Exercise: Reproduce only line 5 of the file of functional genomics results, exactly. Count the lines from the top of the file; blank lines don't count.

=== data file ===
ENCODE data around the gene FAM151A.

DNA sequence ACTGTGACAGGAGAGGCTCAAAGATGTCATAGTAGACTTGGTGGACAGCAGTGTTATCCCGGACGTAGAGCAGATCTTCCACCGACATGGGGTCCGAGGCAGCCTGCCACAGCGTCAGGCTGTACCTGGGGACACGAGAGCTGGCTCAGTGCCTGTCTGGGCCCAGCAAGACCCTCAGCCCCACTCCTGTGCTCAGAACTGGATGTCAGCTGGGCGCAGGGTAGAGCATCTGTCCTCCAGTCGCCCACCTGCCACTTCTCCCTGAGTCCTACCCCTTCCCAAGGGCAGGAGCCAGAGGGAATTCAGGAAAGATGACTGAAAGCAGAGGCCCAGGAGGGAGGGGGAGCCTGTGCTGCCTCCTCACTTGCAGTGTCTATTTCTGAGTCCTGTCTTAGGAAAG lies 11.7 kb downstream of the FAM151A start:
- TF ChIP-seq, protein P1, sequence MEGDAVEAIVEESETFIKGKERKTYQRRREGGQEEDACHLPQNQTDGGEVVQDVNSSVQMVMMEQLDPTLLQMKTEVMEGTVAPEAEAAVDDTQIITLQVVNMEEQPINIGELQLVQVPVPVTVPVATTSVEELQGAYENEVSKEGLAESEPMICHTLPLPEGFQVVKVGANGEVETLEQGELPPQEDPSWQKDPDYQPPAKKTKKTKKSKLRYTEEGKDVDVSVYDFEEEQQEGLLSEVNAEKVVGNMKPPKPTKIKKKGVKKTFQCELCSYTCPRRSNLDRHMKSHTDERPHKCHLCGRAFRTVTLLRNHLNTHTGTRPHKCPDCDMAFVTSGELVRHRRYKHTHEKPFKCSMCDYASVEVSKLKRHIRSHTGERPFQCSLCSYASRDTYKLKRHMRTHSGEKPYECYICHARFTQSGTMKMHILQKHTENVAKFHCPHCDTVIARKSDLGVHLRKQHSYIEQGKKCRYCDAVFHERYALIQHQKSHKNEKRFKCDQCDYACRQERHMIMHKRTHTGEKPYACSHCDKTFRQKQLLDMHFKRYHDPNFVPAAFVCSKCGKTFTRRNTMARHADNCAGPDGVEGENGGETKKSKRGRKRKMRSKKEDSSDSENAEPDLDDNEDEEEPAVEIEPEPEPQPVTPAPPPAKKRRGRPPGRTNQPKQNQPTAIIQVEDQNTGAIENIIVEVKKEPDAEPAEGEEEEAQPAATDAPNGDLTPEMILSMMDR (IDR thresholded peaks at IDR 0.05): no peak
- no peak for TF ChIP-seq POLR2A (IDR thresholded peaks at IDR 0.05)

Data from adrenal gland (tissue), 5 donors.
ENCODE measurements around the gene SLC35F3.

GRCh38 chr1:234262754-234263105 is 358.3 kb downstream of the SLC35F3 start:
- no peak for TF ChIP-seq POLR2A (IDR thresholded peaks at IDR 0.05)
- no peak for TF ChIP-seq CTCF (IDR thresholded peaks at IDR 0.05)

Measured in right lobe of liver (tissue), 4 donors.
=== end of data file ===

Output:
Data from adrenal gland (tissue), 5 donors.